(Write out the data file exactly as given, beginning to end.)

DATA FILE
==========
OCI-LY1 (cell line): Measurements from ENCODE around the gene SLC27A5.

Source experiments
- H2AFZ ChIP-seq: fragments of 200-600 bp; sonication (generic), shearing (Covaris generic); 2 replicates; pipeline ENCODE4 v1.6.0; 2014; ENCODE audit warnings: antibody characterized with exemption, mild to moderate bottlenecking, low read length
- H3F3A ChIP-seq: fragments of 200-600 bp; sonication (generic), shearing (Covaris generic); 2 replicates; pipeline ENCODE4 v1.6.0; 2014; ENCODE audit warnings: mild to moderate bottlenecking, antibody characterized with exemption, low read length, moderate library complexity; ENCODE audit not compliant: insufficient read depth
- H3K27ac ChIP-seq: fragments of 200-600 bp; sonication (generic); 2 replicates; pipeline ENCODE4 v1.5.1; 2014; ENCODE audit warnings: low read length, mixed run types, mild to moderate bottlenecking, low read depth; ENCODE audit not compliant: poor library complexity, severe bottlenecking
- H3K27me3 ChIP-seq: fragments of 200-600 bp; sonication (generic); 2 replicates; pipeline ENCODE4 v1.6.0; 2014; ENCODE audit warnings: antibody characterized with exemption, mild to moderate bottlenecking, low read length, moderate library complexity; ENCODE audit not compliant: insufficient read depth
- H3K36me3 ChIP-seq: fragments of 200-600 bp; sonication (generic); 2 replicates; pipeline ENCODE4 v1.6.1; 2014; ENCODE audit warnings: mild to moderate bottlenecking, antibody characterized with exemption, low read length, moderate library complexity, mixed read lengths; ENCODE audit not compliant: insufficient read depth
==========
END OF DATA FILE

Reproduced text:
OCI-LY1 (cell line): Measurements from ENCODE around the gene SLC27A5.

Source experiments
- H2AFZ ChIP-seq: fragments of 200-600 bp; sonication (generic), shearing (Covaris generic); 2 replicates; pipeline ENCODE4 v1.6.0; 2014; ENCODE audit warnings: antibody characterized with exemption, mild to moderate bottlenecking, low read length
- H3F3A ChIP-seq: fragments of 200-600 bp; sonication (generic), shearing (Covaris generic); 2 replicates; pipeline ENCODE4 v1.6.0; 2014; ENCODE audit warnings: mild to moderate bottlenecking, antibody characterized with exemption, low read length, moderate library complexity; ENCODE audit not compliant: insufficient read depth
- H3K27ac ChIP-seq: fragments of 200-600 bp; sonication (generic); 2 replicates; pipeline ENCODE4 v1.5.1; 2014; ENCODE audit warnings: low read length, mixed run types, mild to moderate bottlenecking, low read depth; ENCODE audit not compliant: poor library complexity, severe bottlenecking
- H3K27me3 ChIP-seq: fragments of 200-600 bp; sonication (generic); 2 replicates; pipeline ENCODE4 v1.6.0; 2014; ENCODE audit warnings: antibody characterized with exemption, mild to moderate bottlenecking, low read length, moderate library complexity; ENCODE audit not compliant: insufficient read depth
- H3K36me3 ChIP-seq: fragments of 200-600 bp; sonication (generic); 2 replicates; pipeline ENCODE4 v1.6.1; 2014; ENCODE audit warnings: mild to moderate bottlenecking, antibody characterized with exemption, low read length, moderate library complexity, mixed read lengths; ENCODE audit not compliant: insufficient read depth